Forest of Giant Plants- Forest was a dumb card, and I am glad to see it rotate ( and get banned in Expanded! ) It wasn't helped by the fact that they decided it would be cool to print really obnoxious Grass-type Pokémon that get a bit TOO good alongside the Forest. Decidueye and Vileplume are both prime offenders. Pokémon like Lurantis-GX are certainly going to get hurt by its loss, but I think it is overall a good thing as a lot of the Pokémon it "nerfs" are still likely to be competitive. I think Decidueye takes a reasonable hit by this, but the key word there is reasonable. I think a Decidueye deck may still be good, even without Vileplume or Forest. If the tail end of this format has shown us anything, it is that Rare Candy stage 2 decks are actually competitive. Some sort of Decidueye Alolan Ninetales deck should be really strong.
Vileplume- Good riddance! I hate these types of cards, which always seem to be Vileplume. I think the game is better off for its exit. Even if you want to argue that it is not too powerful...Decidueye Vileplume was a totally reasonable tier 1 deck. Its results were never oppressive. The problem is, it leads to a ton of non-interactive and dumb games that are just not fun to play for the opponent. I understand that it is not a PLAYER'S responsibility to let their opponent play fun Pokémon, but it is a responsibility of a game designer's. The game should avoid "feel bad" cards when possible. I actually think Pokémon has gotten a lot better with its card design recently, but this is still something they struggle with. Hex lock. Item lock. N. Delinquent. Ghetsis. Archeops. They may not...may not...be broken or imbalanced, but they do provide for a pretty miserable play experience.
Team Magma Base- This card really only saw play with Gyarados, which is rotating, and to power up Drampa-GX. The loss should hurt Drampa, but there were already lists that didn't run any Magma Base as it is, so that shouldn't hurt the card too much. Seeing how the card played almost no "fair" or normal role, I don't expect its absence to be widely felt.
Gyarados- With the loss of Magma Base, the archetype would die whether or not Gyarados itself was gone. Still, it marks the death of what I'd call a tier two archetype, so it is worth noting.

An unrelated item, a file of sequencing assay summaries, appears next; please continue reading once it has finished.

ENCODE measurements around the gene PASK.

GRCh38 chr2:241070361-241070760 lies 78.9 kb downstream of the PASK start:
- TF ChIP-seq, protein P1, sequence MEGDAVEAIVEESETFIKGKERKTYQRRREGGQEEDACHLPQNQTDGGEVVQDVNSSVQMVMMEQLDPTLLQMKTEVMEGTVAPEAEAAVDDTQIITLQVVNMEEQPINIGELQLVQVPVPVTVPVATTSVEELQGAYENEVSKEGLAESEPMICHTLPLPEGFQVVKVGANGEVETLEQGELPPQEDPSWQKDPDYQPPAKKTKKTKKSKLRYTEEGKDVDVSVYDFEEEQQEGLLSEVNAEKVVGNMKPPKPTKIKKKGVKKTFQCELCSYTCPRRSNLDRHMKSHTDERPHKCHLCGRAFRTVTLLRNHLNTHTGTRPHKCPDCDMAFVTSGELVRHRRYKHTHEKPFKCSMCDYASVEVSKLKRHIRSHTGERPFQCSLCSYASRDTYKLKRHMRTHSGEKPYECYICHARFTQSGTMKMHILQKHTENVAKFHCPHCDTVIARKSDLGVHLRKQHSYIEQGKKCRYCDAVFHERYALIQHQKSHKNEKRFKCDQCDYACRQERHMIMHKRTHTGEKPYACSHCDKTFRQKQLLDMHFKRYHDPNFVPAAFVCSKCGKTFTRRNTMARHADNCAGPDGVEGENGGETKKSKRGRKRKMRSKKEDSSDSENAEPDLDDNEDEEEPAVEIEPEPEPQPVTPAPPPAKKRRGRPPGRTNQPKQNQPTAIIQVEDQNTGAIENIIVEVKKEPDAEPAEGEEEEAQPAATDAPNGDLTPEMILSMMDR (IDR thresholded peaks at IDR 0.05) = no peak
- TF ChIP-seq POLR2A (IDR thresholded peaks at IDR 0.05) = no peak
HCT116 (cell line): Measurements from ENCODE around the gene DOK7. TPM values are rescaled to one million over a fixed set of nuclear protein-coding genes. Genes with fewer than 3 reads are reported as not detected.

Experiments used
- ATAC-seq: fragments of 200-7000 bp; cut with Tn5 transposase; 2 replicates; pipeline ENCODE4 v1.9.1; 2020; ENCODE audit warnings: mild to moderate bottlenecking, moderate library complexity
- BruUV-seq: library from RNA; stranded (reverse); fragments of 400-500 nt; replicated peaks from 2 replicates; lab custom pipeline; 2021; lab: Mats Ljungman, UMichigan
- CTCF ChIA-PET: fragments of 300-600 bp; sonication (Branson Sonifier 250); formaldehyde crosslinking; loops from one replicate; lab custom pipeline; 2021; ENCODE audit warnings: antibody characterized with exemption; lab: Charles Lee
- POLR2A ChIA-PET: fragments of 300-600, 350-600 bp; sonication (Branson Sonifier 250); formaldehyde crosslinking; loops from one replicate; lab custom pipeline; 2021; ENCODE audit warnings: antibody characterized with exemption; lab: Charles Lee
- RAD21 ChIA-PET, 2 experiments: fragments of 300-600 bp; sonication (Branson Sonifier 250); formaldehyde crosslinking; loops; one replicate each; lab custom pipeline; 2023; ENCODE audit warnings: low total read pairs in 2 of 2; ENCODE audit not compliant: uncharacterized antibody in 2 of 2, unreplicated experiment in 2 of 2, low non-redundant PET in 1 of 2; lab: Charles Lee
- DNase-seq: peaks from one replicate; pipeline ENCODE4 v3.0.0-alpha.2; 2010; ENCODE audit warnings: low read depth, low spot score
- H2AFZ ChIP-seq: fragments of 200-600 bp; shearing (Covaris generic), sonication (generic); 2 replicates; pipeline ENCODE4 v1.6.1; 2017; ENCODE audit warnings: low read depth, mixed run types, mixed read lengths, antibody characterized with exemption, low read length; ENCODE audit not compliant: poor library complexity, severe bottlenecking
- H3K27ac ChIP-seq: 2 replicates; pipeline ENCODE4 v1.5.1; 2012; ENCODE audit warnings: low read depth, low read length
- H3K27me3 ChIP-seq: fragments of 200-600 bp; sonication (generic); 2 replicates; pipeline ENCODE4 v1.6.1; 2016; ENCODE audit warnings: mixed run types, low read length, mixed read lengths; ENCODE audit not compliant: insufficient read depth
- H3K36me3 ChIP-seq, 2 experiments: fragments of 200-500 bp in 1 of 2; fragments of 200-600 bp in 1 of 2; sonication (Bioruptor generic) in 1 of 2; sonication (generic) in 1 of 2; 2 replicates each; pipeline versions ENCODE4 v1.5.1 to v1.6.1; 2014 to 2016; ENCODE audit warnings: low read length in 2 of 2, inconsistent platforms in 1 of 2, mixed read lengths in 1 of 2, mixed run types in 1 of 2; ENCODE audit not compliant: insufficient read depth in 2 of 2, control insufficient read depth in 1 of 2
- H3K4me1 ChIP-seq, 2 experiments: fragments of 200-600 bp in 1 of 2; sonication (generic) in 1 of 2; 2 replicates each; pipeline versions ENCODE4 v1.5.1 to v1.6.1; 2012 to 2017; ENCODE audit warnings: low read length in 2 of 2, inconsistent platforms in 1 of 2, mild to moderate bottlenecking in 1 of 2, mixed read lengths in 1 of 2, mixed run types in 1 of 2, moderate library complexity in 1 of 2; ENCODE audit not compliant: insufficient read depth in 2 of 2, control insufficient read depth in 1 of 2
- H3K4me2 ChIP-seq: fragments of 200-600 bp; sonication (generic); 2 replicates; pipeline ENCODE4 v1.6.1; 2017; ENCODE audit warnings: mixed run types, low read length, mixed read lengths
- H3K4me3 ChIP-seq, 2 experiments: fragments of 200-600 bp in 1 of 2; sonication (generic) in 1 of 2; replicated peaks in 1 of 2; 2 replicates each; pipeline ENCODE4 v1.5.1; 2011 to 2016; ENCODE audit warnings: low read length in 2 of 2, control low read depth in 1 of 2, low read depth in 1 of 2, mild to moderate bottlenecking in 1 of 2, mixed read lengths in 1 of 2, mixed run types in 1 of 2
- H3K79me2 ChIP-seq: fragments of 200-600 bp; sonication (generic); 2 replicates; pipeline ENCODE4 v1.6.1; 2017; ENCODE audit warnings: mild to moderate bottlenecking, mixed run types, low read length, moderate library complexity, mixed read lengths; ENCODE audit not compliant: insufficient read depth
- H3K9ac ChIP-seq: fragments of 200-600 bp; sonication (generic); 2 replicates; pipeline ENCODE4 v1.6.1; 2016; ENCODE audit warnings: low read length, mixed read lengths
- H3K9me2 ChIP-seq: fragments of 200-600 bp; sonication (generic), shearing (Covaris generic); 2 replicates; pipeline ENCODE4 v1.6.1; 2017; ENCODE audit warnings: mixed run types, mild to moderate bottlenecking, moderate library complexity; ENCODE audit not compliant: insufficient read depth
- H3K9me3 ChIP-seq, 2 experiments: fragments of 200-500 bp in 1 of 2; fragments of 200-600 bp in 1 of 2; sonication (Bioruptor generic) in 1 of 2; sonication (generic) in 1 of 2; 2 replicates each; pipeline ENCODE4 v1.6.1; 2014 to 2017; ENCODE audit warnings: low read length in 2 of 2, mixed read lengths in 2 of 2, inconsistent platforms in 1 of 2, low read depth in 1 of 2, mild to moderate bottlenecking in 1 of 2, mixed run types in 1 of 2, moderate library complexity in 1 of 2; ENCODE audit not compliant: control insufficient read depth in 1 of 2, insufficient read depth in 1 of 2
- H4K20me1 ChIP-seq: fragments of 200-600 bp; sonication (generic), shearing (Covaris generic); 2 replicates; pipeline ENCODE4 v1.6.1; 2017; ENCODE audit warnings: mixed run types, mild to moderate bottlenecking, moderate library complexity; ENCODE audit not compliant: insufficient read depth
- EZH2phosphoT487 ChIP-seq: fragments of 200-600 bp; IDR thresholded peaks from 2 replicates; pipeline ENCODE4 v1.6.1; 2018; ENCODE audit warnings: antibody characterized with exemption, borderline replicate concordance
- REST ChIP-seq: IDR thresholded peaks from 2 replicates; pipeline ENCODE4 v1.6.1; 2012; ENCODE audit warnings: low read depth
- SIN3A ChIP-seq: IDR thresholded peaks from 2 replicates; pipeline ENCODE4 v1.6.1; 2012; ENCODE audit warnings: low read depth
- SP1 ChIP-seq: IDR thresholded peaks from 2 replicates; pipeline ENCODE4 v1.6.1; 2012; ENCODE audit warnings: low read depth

Rough Seas- Rough Seas has seen a ton of play, but it is actually a Stadium I feel is fairly replaceable. While you will NOT find -better- healing options for Water or Lightning decks, most of these decks were not viable because they had access to healing cards. Rough Seas has always struck me as a very powerful addition to already tier 1 decks that is just a nice bonus. I don't think it makes or breaks a lot of potential decks. I've looked at building Waterbox, Alolan Ninetales, and Greninja decks and while they would all run Rough Seas if they could, but I haven't felt like they are much less playable without it.
Mega Rayquaza- RIP. RIP. RIP. I'm too emotional right now for a proper write-up/eulogy.
Mega Turbo- Mega Pokémon haven't seen a lot of play lately, as that whole gimmick was kind of awful. The mid-mechanic release of Spirit Links being a tell-tale sign that they terribly misevaluated it. I'm not saying they never printed good Mega Pokémon, but the mechanic was clunky and obnoxious and they had to print a bunch of stuff like this to offset how inherently handicapped the mechanic was. There aren't a lot of Mega Pokémon post rotation that seem alluring, but they really take a beating with the loss of Mega Turbo too. Its omission needs to be remembered when considering trying any of the Mega Pokémon though.
Primal Groudon/Primal Kyogre- Neither of these cards have seen successful play in Standard for some time now (even if I did play against two Groudon decks at Virginia Regionals in the first 4 rounds, somehow.) I'm actually a bit surprised by Kyogre's general lack of success overall.